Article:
1595 – The first record of a metal band attached to a bird’s leg was when one of Henry IV’s banded Peregrine Falcons was lost and found later in Malta, about 1350 miles away.
1669 – Duke Ferdinand placed a silver band on a Grey Heron around 1669. The bird was recovered by his grandson almost 60 years later in 1728.
1710 – A German falconer captured a grey heron with several rings on one leg. The bander was unknown but one of the rings was placed on the heron in Turkey, more than 1,200 miles to the east.
1803 – The first records of banding in North America are those of John James Audubon, the famous American naturalist. He tied silver cords to the legs of a brood of Phoebes and was able to identify two of the nestlings when they returned the following year.
1899 – Hans Mortensen, a Danish school teacher, began placing aluminum rings on the legs of bird. He inscribed the bands with his name and address in the hope they would be returned to him if found.
1902 – National Band & Tag is founded and starts selling leg bands for poultry.
1904 – The real pioneer bander in the Americas was Jack Miner who established the Jack Miner Migratory Bird Sanctuary. Between 1909 and 1939 he banded 20,000 Canada Geese alone, many of which carried bands returned to him by hunters.
1920 – Frederick Lincoln forms the North American bird banding program that we all know today as the United States Geological Survey (USGS Bird Banding Lab).
2010 – NB&T starts making Replica Bands.
2017 – The oldest banded bird, Wisdom, a Laysan Albatross, has a baby at age 66.
1799 – Livestock ear tags were developed in 1799 under the direction of Sir Joseph Banks, for identification of King George III’s Merino sheep flock. Matthew Boulton designed and produced the first ear tags for sheep made from tin.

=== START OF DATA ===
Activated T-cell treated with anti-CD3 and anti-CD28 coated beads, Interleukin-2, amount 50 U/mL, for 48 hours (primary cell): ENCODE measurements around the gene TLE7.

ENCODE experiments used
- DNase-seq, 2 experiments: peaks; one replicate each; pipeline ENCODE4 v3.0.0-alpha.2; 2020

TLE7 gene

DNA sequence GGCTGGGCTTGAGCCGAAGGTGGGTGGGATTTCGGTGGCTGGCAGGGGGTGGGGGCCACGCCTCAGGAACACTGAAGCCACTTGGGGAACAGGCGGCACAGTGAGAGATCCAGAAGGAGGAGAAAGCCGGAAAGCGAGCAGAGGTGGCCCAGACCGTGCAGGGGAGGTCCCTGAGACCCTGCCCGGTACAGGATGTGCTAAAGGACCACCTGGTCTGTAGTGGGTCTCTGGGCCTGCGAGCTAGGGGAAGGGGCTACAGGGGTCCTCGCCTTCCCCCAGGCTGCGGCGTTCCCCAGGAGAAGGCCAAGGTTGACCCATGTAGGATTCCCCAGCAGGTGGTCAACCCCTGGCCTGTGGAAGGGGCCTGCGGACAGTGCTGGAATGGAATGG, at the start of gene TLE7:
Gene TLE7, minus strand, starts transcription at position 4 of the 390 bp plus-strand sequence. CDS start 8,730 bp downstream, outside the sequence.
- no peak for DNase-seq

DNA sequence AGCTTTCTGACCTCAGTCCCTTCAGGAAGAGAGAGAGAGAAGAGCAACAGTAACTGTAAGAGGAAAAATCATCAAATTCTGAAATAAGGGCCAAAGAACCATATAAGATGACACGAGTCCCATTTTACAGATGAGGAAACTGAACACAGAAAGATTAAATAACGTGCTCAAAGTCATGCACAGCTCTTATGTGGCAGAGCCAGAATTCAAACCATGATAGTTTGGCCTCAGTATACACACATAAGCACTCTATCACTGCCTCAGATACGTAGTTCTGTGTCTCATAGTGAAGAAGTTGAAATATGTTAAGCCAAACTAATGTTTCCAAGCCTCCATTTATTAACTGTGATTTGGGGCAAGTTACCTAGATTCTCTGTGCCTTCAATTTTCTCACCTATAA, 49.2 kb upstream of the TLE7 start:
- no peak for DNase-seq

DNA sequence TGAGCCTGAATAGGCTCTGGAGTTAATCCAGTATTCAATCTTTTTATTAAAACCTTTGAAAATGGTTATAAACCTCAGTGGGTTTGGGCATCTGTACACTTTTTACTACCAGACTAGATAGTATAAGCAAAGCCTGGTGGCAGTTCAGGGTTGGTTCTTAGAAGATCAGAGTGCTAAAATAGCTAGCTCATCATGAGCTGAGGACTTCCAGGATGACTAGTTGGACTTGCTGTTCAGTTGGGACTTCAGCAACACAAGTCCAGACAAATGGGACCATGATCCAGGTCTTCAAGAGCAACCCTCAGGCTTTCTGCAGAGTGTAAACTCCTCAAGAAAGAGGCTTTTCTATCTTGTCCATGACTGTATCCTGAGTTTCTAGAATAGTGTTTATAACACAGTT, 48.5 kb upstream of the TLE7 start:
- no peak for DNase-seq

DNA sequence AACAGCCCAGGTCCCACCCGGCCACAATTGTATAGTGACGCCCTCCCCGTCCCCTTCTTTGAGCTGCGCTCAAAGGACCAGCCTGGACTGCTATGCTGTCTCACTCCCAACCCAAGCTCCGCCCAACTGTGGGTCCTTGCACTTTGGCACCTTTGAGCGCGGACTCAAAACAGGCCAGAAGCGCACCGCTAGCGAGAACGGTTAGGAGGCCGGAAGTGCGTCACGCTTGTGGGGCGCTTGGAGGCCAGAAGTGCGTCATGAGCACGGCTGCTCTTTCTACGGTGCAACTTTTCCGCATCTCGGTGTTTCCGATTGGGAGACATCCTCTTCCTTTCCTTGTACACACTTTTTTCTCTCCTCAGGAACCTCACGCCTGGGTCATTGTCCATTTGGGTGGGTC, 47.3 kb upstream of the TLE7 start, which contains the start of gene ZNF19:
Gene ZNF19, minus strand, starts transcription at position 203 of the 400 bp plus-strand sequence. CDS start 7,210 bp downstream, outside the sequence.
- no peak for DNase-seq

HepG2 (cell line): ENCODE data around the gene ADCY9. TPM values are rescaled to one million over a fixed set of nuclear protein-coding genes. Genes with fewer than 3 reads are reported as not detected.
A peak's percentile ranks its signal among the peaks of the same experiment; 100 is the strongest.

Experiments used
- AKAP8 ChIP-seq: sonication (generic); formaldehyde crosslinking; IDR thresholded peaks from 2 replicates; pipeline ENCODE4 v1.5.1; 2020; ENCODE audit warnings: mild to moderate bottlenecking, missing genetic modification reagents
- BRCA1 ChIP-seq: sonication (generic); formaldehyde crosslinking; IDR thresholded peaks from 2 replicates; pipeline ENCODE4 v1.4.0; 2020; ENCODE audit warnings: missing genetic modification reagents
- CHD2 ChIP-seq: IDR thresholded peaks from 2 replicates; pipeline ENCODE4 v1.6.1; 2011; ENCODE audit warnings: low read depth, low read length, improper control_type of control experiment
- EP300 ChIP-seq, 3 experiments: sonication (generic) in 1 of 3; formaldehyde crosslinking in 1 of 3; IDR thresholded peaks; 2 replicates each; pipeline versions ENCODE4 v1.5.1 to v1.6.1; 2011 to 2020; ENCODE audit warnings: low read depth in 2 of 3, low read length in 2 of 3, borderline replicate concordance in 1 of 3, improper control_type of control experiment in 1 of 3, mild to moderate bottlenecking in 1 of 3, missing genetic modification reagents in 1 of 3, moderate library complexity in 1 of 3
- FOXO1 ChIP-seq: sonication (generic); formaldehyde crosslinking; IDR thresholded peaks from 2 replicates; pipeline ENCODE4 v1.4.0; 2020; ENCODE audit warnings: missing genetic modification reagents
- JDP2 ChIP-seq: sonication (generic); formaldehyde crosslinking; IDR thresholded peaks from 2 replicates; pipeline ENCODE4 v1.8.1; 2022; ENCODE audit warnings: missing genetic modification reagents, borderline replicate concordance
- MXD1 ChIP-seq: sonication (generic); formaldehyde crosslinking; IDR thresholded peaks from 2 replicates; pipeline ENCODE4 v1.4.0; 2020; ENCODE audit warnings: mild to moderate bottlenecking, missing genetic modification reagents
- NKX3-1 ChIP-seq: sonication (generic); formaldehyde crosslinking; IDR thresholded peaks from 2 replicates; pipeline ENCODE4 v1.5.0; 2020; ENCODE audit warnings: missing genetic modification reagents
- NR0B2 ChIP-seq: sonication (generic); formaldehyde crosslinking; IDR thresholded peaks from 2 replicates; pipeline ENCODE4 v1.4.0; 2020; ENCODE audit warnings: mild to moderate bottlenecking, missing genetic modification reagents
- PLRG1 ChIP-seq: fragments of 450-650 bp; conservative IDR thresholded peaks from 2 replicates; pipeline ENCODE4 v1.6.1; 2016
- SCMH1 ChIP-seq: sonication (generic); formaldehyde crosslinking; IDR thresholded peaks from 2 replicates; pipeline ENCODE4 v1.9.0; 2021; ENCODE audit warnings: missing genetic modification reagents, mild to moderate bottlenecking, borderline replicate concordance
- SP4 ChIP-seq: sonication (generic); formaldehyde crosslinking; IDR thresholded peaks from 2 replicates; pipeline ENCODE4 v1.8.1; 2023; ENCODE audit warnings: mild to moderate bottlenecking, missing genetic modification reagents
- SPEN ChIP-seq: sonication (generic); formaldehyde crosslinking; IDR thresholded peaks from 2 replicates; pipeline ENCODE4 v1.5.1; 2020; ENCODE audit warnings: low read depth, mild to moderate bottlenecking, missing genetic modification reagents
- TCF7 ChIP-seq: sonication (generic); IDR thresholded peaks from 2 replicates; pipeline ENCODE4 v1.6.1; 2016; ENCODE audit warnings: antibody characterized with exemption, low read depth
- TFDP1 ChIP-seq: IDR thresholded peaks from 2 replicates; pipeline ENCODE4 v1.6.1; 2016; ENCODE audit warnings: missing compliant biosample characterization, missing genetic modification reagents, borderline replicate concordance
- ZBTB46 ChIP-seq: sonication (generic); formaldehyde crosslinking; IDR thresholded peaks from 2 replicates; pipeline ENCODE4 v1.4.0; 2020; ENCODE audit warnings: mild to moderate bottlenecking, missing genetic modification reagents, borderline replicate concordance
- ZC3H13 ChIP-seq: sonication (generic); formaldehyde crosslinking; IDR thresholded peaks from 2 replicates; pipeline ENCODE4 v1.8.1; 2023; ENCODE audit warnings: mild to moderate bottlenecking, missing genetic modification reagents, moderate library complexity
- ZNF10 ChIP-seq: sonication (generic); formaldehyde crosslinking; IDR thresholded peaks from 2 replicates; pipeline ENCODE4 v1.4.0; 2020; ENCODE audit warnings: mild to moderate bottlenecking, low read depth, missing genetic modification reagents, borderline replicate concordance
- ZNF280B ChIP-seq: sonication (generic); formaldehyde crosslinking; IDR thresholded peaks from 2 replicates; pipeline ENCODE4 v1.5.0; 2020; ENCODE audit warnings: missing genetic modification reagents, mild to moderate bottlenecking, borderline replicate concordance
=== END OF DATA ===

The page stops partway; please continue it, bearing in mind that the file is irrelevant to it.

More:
1895 – Ear tags were incorporated as breed identification in the United States with the forming of the International Ohio Improved Chester Association.
1913 – Ear tags were developed in Canada as a means to identify cattle when testing for tuberculosis.
1945 – The first ear tags were primarily steel with nickel plating. After World War II, larger, flag-like, plastic tags were developed in the United States.
1949 – National Band & Tag invents the style 49 ear tag for cattle.
1953 – The first two-piece, self-piercing plastic ear tag was developed and patented.
1956 – National Band & Tag invents the style 56 ear tag for cattle.
1992 – NB&T assists in getting the first USDA Organic Certification.
2004 – The U.S. Government asked farmers to use EID or Electronic Identification ear tags on all their cattle. This request was part of the National Animal Identification System (NAIS).